St.Lawrence River: 334 spills in 10 years
CBC News Posted: Jan 19, 2015 7:32 AM ET
There were 334 spills involving ships in the St. Lawrence River between February 2002 and November 2012, according to federal documents obtained by Radio-Canada.
The documents also show the limits of the system used by the federal and provincial governments to track the extent of spills and their potential environmental impacts.
Most of the cases involved diesel, but the documents indicate fuel oil, heavy oil and lubricating oil also leaked into the river.
The amounts varied:
– Half of the spills were for an amount less than 10 litres.
– One-quarter were for between 10 and 50,000 litres.
– One-quarter were of an “unknown quantity.”
A ship near Trois-Rivières, for example, leaked an unknown amount of diesel into the water in December 2014.
Neither the provincial nor federal governments could say how much of the 22,000 litres of diesel on the ship went into the water.
Michel Plamondon, a spokesman for the Canadian Coast Guard, said “10,000 litres of pure hydrocarbons were recovered,” but said it’s impossible to know how much additional oil leaked into the water.
That’s a major problem according to Steven Guilbeault, the co-founder and senior director of the environmental group Équiterre.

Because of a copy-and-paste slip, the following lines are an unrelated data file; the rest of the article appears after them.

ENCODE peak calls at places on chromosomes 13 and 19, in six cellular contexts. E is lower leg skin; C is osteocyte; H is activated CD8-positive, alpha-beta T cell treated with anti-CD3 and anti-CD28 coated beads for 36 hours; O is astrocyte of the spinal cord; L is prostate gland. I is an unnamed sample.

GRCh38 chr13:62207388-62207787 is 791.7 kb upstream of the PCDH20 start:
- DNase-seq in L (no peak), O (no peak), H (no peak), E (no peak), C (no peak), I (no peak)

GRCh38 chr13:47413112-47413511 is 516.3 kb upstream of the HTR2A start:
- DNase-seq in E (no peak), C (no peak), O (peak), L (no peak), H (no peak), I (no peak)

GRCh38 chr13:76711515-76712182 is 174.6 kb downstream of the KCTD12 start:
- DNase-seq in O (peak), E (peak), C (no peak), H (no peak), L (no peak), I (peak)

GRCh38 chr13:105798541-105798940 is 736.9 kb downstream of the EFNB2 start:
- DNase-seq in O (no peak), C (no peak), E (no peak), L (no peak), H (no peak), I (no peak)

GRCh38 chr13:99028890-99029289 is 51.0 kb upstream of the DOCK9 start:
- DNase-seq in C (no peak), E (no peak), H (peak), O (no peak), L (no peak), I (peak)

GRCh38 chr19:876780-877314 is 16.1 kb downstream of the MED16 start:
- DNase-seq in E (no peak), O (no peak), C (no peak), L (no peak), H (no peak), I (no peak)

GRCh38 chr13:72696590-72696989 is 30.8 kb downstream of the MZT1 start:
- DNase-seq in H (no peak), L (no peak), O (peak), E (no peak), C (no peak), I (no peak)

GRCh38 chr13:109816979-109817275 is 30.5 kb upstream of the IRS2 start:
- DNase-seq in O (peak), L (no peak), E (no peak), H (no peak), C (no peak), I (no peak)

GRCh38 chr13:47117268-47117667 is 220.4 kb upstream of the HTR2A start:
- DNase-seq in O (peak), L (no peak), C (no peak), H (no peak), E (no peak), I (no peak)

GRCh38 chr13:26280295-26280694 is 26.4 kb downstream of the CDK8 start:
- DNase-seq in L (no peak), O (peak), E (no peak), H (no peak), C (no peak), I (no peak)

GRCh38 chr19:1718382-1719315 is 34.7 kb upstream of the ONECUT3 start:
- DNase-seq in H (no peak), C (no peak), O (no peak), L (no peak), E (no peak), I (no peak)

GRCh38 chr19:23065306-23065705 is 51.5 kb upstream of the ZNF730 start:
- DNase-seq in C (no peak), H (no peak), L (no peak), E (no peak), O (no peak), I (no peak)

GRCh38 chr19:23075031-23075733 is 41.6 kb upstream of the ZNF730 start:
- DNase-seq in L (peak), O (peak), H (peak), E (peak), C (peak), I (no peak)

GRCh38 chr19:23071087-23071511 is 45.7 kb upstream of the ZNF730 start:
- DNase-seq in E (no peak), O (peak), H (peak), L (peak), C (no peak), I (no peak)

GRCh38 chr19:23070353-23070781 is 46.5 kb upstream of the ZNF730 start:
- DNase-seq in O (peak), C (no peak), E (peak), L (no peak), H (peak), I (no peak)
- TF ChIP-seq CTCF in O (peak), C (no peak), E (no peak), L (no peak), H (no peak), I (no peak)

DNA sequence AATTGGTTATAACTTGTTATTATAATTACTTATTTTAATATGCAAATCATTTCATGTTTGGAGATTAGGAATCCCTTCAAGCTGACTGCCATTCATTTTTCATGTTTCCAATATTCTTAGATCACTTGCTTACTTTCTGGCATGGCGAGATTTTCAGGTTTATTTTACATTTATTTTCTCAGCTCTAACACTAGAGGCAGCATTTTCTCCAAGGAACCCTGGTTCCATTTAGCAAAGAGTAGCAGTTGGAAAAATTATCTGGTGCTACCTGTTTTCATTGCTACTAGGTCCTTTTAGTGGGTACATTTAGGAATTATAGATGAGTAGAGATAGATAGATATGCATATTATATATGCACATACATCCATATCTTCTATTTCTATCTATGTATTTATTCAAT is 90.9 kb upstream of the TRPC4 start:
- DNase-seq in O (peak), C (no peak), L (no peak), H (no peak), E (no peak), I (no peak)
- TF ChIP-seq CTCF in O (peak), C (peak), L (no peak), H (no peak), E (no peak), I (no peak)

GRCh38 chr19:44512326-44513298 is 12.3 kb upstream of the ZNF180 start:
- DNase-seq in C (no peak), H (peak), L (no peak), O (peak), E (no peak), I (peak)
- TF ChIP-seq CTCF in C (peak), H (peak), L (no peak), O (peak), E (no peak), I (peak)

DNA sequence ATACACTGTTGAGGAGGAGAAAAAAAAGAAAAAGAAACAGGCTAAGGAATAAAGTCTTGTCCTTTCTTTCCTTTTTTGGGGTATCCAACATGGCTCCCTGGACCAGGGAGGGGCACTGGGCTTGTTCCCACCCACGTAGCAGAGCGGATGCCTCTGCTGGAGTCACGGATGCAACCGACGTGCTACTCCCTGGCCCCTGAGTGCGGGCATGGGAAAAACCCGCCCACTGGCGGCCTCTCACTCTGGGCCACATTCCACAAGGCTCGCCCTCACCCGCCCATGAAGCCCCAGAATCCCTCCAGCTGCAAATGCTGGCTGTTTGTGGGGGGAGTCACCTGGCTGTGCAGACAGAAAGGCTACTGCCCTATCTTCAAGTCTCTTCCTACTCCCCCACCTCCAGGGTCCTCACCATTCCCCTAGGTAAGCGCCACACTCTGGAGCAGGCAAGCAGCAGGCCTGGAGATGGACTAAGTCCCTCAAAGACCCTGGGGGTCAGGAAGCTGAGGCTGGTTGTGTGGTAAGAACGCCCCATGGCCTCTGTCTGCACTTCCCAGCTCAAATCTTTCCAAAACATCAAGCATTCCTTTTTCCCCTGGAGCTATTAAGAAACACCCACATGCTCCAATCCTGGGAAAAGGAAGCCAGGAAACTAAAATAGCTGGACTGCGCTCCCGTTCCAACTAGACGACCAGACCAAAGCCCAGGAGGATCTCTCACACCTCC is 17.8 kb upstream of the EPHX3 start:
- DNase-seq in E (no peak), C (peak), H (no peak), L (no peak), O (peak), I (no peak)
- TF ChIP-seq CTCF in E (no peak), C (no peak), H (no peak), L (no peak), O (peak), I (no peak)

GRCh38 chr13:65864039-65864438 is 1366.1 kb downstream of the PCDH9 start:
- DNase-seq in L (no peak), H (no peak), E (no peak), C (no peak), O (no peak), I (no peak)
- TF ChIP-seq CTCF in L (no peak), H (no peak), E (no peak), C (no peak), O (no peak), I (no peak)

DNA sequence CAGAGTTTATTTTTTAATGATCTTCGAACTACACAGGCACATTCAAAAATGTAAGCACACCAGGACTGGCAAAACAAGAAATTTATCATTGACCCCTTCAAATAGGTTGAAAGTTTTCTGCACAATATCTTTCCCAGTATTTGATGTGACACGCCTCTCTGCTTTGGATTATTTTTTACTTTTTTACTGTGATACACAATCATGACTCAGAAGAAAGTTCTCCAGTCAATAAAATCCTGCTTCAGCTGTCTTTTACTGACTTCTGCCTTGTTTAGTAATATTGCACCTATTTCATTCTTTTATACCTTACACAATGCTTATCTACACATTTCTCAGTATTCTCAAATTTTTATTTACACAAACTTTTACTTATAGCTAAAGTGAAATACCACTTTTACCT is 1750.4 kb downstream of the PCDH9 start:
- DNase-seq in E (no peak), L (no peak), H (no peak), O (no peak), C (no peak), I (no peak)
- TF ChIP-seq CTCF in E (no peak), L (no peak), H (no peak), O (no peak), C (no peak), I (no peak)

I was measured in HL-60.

“We have no information, so is it tens of thousands of litres that end up in the Saint Lawrence River and all of a sudden we’re wondering why beluga whales are doing so bad and the species is declining? We should know. We should have better information,” Guilbeault said, adding that much of the onus falls on the companies to report the extent of spills.
The numbers detailed in the documents don’t include spills stemming from a source other than a ship, such as the generator leak at the water filtration plant in Longueuil.
Transport Canada said it could not comment on the numbers Radio-Canada obtained, but a spokeswoman told CBC News that reporting spills is a complex process. She said there are many factors that can influence how a spill is reported — such as where the ship is located when it begins to leak — which in turn can affect which government body is responsible for the cleanup.